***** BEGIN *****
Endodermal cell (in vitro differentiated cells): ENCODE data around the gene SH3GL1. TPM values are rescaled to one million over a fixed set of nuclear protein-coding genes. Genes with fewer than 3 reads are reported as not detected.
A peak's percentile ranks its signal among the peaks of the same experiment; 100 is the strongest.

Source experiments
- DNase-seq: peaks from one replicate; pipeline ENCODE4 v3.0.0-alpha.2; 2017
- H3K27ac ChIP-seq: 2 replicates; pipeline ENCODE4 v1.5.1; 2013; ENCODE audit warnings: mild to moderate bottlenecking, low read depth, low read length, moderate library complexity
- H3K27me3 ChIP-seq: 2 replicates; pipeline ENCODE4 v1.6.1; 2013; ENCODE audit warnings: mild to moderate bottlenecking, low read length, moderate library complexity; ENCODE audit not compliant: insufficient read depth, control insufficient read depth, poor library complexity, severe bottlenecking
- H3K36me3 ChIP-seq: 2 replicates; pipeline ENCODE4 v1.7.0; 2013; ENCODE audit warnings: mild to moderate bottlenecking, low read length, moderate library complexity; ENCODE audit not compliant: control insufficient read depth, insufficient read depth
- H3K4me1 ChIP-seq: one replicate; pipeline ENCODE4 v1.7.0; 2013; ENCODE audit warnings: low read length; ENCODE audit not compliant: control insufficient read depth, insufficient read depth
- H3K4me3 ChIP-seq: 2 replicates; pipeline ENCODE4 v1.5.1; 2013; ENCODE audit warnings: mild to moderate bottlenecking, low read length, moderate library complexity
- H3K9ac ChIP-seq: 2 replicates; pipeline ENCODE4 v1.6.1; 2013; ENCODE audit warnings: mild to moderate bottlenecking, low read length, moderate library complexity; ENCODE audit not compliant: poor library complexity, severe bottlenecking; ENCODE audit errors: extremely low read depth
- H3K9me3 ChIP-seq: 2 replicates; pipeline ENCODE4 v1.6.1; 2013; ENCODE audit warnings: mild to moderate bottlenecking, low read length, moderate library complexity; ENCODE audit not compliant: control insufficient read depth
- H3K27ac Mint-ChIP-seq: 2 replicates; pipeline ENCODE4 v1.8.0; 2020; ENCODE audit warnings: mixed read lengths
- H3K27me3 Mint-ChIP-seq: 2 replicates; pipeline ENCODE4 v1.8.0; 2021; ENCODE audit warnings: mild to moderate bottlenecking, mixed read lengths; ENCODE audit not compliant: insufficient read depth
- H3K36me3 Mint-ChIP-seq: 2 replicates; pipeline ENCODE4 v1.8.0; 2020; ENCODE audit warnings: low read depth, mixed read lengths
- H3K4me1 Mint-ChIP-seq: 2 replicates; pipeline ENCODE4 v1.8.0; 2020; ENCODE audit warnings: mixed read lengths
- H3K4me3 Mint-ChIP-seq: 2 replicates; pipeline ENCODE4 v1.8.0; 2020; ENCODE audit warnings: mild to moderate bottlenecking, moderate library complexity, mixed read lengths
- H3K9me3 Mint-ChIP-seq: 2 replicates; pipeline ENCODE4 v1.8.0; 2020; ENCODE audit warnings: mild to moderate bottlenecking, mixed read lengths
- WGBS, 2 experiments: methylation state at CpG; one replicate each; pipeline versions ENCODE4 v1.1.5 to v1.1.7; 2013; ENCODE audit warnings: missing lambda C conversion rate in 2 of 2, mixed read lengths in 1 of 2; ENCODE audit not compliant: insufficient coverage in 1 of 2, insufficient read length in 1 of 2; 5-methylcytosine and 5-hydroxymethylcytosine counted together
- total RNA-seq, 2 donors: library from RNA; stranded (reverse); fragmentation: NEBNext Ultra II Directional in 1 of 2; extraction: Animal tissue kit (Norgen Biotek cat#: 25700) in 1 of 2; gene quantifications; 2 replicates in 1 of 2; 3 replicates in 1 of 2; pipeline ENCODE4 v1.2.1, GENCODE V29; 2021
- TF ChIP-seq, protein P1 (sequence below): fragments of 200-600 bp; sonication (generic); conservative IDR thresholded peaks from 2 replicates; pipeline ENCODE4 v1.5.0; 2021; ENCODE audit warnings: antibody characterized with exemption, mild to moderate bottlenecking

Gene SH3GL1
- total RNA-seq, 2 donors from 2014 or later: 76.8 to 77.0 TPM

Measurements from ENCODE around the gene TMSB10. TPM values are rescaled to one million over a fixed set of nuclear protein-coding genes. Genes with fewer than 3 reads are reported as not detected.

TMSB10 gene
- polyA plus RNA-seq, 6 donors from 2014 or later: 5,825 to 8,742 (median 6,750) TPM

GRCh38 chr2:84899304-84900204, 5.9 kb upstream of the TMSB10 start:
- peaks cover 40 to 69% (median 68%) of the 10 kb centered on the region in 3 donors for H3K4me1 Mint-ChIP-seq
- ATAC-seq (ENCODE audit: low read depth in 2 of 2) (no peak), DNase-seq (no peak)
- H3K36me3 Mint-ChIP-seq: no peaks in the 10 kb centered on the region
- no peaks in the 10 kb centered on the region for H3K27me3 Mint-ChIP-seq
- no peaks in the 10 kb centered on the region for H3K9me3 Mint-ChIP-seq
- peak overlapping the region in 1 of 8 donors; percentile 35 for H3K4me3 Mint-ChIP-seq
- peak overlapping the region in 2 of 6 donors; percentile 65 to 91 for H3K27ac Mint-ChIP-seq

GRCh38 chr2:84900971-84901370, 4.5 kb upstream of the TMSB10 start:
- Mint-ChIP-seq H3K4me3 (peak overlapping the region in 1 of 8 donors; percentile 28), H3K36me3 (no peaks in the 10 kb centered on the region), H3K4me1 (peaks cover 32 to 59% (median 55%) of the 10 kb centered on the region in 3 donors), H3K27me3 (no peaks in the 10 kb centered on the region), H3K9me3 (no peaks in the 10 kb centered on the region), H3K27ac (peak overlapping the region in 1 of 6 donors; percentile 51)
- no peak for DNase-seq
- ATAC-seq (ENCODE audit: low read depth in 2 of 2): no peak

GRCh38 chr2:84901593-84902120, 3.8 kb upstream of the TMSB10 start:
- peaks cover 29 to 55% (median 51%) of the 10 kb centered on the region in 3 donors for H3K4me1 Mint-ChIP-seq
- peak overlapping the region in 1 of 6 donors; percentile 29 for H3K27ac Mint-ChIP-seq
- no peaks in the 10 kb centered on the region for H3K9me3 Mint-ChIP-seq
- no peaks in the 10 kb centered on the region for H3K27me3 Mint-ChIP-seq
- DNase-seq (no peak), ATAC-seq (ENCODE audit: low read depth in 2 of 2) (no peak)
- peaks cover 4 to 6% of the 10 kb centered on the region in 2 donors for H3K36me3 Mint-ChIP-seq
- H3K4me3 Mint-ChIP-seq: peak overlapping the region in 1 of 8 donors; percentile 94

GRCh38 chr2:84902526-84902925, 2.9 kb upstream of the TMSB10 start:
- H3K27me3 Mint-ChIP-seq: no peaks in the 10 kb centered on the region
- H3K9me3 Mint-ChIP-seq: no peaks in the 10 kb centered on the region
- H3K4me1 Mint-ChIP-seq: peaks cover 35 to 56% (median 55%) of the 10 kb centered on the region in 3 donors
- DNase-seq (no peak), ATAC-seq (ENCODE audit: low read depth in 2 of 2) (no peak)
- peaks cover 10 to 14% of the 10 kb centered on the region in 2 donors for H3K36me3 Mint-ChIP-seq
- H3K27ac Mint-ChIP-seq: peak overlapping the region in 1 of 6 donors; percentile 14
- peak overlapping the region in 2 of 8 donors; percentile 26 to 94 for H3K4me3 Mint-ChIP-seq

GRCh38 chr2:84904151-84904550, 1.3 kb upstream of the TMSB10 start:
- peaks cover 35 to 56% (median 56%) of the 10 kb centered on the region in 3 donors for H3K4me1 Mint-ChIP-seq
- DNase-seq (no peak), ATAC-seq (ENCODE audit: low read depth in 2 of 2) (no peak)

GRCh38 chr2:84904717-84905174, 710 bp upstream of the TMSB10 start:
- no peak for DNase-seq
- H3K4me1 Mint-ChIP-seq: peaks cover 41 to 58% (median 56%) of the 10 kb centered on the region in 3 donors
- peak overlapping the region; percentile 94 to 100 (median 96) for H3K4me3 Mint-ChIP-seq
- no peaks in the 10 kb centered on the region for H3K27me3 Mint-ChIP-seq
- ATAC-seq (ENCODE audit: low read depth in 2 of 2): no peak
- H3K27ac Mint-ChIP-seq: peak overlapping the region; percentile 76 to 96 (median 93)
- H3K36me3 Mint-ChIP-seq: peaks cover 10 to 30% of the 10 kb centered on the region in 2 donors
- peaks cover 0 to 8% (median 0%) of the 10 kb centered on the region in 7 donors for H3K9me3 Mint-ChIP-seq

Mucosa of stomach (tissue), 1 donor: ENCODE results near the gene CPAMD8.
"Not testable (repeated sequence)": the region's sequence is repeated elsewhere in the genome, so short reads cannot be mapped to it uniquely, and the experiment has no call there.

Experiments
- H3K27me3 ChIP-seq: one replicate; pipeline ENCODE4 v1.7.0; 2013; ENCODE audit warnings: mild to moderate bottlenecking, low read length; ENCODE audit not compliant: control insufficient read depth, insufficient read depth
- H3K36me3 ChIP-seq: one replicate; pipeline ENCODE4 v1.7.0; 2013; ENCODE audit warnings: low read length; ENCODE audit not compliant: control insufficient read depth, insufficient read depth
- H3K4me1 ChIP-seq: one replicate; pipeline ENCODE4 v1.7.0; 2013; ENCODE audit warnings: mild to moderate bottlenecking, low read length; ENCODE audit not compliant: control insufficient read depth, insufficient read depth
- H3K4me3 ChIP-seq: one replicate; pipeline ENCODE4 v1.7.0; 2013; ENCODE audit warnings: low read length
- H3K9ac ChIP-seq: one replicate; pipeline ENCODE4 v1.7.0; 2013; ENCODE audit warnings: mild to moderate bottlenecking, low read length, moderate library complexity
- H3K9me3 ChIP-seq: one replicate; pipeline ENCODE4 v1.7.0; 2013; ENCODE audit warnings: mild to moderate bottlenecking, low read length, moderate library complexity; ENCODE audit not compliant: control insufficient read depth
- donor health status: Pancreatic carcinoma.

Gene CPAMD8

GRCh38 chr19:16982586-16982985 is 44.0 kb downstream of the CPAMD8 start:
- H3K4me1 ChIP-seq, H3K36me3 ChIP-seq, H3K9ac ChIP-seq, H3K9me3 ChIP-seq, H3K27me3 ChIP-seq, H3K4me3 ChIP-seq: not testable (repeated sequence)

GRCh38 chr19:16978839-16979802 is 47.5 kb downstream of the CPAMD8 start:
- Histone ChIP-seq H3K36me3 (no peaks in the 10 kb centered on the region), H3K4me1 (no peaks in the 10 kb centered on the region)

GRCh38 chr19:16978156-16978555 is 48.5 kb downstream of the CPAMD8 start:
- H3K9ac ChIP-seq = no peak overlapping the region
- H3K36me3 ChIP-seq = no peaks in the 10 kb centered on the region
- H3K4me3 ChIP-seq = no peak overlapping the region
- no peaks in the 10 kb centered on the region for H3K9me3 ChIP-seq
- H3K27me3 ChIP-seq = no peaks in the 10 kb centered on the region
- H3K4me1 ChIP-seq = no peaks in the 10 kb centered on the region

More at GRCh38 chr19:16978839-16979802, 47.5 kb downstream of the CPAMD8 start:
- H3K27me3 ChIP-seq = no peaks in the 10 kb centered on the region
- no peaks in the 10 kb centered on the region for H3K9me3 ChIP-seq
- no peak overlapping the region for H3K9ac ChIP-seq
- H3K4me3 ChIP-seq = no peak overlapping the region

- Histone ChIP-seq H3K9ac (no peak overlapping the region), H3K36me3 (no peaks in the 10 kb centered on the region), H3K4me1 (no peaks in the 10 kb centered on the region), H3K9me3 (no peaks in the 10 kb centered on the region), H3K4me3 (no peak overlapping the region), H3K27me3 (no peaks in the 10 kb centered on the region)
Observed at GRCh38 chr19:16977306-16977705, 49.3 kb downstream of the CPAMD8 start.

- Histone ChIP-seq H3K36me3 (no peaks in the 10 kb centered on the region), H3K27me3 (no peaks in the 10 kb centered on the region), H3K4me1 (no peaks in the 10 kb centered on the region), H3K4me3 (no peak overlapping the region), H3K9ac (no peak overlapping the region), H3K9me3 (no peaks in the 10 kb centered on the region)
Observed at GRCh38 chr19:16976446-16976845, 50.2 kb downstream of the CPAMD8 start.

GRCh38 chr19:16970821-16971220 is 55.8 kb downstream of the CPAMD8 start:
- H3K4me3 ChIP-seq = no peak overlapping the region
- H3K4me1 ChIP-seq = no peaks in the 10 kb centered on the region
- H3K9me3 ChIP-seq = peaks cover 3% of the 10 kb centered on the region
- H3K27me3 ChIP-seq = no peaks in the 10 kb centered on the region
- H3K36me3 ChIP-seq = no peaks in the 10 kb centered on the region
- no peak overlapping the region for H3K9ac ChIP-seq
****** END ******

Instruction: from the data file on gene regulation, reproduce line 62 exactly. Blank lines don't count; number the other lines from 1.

- ATAC-seq (ENCODE audit: low read depth in 2 of 2): no peak